Could maggots, fed on manure, help sustainable meat production? istock

Could you stomach roast chicken, pork sausages or a salmon steak if the animals they came from had been fed with fly larvae? What about if the larvae went under their more widely known name of maggots?

Would it make a difference if the maggots in question had been raised on animal manure? And how do you feel about trying a popular Mexican dish of deep fried grasshoppers served with chilli and lime? Perhaps you'd rather keep creepy crawlies off the menu, and out of the diets of the other animals that end up on your plate. The status quo, however, is not an option.

A third of crop lands on Earth are already used to grow plants fed to farm animals and some 14% of ocean fish caught ends up as livestock feed. The United Nations predicts the world's population will grow to 9.7 billion by 2050. Meanwhile, growing disposal incomes in China, Brazil and other emerging economies mean some predict the demand for meat will grow faster still.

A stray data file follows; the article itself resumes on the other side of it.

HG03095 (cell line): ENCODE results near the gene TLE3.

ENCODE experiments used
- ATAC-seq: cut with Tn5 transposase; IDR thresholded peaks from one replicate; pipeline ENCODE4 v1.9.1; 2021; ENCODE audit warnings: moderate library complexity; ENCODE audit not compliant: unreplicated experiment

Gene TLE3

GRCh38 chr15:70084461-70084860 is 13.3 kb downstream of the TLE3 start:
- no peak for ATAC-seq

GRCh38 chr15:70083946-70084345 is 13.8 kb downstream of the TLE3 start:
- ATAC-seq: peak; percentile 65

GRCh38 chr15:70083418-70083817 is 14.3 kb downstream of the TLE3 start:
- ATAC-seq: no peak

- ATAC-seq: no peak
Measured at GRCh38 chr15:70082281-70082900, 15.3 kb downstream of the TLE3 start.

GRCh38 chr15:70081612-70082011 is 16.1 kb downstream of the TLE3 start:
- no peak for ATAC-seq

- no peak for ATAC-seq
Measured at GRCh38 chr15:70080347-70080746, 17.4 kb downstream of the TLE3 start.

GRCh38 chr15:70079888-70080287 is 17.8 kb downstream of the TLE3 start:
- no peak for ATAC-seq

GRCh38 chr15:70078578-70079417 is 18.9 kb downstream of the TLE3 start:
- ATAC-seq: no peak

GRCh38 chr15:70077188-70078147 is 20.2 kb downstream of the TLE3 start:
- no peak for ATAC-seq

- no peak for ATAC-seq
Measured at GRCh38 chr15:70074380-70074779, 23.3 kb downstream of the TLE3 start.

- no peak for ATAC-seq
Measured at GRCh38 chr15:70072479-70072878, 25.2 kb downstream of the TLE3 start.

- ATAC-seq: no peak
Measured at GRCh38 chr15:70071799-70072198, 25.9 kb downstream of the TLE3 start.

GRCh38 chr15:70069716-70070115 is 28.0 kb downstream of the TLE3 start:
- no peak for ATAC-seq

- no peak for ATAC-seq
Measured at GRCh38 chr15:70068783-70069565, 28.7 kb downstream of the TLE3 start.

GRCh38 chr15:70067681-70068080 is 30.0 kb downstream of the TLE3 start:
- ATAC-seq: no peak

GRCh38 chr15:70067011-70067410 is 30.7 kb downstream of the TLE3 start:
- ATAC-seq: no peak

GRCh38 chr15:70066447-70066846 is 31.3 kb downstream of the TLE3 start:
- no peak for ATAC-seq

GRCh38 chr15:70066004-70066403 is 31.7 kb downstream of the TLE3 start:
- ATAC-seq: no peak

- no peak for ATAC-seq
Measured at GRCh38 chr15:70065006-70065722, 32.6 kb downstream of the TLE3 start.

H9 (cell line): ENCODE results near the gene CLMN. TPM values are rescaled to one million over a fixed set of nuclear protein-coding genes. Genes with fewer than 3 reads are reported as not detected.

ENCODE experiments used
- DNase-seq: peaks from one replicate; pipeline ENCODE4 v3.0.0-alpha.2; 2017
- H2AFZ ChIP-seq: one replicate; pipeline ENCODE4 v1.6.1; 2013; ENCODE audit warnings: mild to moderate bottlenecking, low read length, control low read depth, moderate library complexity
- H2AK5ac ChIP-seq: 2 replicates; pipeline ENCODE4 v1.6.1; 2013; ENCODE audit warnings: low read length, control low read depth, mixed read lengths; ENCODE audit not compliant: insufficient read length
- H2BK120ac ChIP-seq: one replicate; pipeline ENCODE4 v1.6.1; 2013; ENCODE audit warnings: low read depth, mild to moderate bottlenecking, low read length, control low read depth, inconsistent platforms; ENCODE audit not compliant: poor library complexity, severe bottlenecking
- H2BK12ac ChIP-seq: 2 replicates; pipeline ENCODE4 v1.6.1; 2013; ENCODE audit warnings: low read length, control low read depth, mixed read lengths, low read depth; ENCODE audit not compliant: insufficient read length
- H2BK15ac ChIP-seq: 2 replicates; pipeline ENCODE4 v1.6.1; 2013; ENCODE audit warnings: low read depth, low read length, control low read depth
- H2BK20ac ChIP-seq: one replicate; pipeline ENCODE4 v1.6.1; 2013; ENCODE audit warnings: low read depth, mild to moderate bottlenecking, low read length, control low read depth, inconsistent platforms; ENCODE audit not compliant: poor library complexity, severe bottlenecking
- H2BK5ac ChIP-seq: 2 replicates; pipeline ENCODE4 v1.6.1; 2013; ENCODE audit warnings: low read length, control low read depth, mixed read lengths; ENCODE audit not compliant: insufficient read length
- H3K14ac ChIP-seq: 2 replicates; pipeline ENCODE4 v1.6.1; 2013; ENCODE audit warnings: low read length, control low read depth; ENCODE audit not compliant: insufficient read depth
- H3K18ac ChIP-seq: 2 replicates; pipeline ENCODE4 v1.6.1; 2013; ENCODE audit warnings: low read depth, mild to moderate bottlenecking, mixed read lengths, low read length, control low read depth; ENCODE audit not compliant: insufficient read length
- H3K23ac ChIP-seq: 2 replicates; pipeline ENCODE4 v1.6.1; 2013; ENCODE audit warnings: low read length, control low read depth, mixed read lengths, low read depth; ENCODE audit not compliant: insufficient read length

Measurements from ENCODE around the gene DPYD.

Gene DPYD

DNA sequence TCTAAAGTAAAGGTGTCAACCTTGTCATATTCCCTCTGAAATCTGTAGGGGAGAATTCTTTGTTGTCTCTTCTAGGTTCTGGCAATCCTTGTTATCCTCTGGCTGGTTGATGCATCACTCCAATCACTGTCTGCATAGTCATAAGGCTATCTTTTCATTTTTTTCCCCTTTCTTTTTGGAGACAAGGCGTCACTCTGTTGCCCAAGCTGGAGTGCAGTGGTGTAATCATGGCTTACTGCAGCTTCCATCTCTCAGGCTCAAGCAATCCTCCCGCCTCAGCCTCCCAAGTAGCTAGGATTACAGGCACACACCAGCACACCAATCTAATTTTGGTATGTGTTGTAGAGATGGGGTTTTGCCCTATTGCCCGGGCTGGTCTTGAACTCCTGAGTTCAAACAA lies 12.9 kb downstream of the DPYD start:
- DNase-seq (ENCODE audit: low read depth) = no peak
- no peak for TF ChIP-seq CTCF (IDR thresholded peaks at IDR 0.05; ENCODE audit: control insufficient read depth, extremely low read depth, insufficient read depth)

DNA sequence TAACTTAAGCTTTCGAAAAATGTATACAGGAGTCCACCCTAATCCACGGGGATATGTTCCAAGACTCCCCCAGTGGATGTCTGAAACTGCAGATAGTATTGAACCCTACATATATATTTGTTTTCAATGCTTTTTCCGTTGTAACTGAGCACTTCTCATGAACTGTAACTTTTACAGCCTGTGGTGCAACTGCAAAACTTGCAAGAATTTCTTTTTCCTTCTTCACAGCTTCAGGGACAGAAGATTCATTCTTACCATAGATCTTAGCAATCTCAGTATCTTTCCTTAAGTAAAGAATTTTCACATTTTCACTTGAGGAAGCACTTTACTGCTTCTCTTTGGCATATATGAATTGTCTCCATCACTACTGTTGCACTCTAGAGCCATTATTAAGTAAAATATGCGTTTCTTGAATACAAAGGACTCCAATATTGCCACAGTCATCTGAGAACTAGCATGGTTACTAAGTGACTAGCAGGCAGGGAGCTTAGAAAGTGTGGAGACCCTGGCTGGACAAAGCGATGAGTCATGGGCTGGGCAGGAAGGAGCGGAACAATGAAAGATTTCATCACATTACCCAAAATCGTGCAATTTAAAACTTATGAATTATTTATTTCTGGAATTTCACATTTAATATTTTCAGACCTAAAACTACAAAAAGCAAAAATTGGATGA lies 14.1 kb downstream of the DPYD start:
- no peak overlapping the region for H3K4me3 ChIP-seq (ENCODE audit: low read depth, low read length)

It doesn't take advanced mathematics to work out that these numbers don't stack up. On top of the extra pressure on land and water supplies, livestock production already produces around 14% of human greenhouse gases - about the same as all our aeroplanes, cars, trains and other means of transport put together.

Something will, eventually, have to give. For one thing, meat and fish prices are going to soar. Henning Steinfeld, of the UN Food and Agriculture Organization, has predicted beef will become "the caviar of the future".

meat production cow beef
Livestock production produces 14% of the world's manmade greenhouse gas emissions. istock

Perhaps more of us will become vegetarians. However meats provide concentrated sources of protein with higher levels of essential amino acids that the human body cannot make for itself than plant-based foods. Eating meat is also a status symbol in many cultures. Plus, it tastes really good.